The Difference in Full and Partial Dentures

By |2019-01-14T21:46:53+00:00January 14th, 2019|Denture Care Canter|0 Comments

Comparing Partial and Full Dentures

Teeth are a vital component to life. They are the initial step in breaking down food into smaller portions which enable the rest of the digestive system to obtain nutrients from the food. Teeth are also important in speaking, aesthetics, and self-esteem. Many times in life, however, people lose teeth due to illness or injury. Some teeth, for example the wisdom teeth, can be lost without significant issues. Other teeth are more important to health and well-being. When these teeth are lost, then artificial teeth called dentures are created to replace them.

Dentures were first seen as early as the 7th century BC. Replacement teeth were often fashioned out of human or animal teeth, and were affixed in the mouth with gold bands. Wooden teeth were invented in Japan in the 17th century AD. Porcelain teeth came about in the 18th century. Today, dentures are manufactured from various forms of acrylics and other man-made materials. They can be crafted in shape and shades to more perfectly match a person’s remaining teeth or they can match the teeth that the person used to have to create a very natural and realistic facial feature.

Two main types of dentures in use today are described as either partial or full dentures. When surrounding natural teeth are still in place and healthy, a single tooth or a couple of teeth can be manufactured and either permanently cemented into the mouth, or be fitted in a metal or plastic plate, or bridge, to hold the tooth or teeth in the mouth. With permanent partial, a mold is made of the teeth on each side of the partial denture. Crowns of those teeth are created, and the partial denture is cemented to the crowns. The entire bridge is then put in place, and the surrounding teeth are covered with the crowns.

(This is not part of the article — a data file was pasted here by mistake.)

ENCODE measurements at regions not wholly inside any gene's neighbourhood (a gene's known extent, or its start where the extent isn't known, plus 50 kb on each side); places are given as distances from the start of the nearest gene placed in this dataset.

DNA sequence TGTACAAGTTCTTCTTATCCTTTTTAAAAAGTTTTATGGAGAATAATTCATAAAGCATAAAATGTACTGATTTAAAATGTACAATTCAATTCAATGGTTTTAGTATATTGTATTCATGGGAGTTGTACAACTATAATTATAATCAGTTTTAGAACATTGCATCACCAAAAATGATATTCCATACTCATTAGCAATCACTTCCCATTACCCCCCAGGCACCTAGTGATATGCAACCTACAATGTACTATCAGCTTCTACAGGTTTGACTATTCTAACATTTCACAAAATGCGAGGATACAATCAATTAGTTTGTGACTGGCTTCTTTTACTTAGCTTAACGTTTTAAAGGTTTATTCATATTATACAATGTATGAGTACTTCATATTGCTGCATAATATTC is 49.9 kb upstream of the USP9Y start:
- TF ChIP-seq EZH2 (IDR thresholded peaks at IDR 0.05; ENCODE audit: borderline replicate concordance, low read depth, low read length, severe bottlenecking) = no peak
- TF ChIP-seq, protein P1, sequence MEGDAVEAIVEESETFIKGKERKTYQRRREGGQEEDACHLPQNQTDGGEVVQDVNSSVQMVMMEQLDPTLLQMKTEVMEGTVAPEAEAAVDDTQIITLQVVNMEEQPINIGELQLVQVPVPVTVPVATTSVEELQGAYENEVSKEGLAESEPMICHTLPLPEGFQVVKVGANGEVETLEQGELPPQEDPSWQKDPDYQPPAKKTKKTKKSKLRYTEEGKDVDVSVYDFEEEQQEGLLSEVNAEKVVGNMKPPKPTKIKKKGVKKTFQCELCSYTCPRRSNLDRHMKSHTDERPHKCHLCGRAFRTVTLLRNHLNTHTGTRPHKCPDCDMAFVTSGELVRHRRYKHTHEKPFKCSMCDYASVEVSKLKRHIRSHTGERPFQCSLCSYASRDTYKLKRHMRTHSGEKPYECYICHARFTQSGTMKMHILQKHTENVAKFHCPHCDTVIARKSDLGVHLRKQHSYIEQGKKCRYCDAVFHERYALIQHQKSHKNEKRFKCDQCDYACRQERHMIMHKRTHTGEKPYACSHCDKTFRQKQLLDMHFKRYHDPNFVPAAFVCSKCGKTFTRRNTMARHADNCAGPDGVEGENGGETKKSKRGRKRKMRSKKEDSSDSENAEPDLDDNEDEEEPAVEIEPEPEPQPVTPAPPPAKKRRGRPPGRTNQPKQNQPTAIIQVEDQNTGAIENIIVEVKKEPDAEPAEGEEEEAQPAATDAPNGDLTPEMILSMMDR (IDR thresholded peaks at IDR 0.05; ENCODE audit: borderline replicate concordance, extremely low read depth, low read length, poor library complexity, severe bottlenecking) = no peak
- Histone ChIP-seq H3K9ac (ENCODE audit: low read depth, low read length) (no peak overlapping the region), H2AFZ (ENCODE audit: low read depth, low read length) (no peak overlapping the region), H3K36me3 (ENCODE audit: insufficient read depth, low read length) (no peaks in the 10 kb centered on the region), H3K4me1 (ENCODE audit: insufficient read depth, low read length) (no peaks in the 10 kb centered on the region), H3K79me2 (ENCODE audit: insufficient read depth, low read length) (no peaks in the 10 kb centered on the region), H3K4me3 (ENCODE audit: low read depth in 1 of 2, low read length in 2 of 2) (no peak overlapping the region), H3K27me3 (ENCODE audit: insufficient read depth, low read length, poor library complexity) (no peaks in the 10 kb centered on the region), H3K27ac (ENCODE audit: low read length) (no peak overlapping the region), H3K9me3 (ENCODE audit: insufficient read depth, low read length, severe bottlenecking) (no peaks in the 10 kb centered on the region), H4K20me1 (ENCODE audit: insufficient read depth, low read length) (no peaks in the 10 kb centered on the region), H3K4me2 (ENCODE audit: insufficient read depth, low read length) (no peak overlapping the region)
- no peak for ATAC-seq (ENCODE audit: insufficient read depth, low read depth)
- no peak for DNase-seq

When too many of the teeth are damaged or diseased, a full set of dentures is usually required. Complete dentures can either be conventional or immediate. With conventional dentures, a mold of the gums is made after the extractions and the gum tissues have begun the healing process. The actual replacement teeth are then fixed to the gum plates. The full dentures are ready to be placed in the mouth 8-12 weeks after the dental procedure. With immediate complete dentures, the gum plate and the teeth are made in advance of the procedures, and are placed in the patient’s mouth immediately after the procedures. While this is a convenience in that the patient does not have to be without teeth for a period of time, the gum tissues change shape over the healing period, and the dentures generally have to be adjusted several times throughout the healing process.

While the obvious best course of action is to keep teeth as healthy as possible through good oral hygiene, accidents do happen, and often genetics play a part in the overall health of teeth. The medical advancements in dentistry have greatly increased the ability to save many of the natural teeth. Partial dentures are a wonderful alternative for keeping healthy teeth in place and having natural looking replacements. When saving teeth is not possible due to the extent of the injuries or disease, then full dentures are the best way to allow the patient to continue to have a healthy life, physically, mentally, and emotionally.